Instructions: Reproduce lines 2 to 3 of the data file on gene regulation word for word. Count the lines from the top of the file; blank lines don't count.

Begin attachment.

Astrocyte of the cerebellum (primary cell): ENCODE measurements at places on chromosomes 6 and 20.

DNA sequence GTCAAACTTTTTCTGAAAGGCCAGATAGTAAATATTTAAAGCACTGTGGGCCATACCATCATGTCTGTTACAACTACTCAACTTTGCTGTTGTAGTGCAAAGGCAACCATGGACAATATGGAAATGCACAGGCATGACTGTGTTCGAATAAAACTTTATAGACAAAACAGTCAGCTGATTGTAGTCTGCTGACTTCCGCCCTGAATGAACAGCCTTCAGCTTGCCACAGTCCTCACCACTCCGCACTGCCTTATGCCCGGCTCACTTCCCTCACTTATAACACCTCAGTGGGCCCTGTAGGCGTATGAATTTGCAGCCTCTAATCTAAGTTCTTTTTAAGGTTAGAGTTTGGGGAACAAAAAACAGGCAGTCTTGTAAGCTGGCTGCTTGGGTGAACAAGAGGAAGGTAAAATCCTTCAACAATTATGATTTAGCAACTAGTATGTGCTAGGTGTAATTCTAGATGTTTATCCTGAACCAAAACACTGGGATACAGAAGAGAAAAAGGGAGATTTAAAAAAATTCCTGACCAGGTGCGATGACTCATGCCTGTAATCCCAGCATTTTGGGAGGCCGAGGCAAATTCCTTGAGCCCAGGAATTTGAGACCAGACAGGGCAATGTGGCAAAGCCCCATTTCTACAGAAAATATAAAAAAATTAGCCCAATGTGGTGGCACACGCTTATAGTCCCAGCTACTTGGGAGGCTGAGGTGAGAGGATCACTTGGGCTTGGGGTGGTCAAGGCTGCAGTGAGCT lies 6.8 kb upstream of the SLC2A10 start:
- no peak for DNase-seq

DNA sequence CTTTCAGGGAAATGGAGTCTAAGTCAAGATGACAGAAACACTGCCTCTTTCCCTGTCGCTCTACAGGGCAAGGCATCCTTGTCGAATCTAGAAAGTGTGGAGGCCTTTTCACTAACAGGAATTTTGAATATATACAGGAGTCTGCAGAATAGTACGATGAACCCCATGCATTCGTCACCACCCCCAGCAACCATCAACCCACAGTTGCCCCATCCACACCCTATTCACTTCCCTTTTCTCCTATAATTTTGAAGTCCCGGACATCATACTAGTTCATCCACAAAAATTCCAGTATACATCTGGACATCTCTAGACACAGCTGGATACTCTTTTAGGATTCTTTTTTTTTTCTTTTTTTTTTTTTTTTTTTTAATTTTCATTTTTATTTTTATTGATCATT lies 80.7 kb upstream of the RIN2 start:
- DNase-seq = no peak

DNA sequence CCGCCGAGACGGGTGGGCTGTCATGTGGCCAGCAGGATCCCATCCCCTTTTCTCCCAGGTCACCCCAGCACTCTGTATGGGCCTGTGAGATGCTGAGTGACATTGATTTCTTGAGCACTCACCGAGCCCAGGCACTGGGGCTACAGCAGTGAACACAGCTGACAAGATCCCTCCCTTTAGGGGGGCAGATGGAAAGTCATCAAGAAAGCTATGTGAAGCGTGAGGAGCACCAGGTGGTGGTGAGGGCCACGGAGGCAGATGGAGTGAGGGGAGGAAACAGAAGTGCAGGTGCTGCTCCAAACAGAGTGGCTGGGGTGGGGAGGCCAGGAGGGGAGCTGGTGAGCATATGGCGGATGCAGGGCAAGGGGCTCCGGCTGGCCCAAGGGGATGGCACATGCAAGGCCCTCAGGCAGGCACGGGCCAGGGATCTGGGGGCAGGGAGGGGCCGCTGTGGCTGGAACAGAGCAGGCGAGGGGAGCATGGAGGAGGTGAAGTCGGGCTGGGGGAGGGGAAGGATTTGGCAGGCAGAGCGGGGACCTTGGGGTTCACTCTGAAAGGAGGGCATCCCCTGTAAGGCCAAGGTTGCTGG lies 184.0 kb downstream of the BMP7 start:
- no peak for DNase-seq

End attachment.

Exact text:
DNA sequence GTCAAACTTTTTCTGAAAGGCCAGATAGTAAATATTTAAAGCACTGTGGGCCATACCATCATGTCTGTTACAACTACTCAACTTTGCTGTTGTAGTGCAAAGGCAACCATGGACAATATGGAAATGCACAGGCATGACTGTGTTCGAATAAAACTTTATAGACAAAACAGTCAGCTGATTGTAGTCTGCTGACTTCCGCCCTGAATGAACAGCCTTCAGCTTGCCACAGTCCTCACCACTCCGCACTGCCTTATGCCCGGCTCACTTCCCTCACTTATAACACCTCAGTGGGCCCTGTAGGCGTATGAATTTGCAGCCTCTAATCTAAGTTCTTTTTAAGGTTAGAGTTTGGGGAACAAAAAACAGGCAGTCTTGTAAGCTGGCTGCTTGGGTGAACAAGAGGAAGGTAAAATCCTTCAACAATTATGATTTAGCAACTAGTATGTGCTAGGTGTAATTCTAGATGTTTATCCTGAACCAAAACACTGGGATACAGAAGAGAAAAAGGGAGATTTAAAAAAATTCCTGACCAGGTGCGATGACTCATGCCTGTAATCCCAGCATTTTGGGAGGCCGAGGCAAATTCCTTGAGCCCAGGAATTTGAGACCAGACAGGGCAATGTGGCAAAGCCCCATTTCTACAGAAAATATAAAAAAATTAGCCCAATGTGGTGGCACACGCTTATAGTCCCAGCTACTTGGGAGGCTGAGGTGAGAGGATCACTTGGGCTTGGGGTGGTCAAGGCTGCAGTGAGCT lies 6.8 kb upstream of the SLC2A10 start:
- no peak for DNase-seq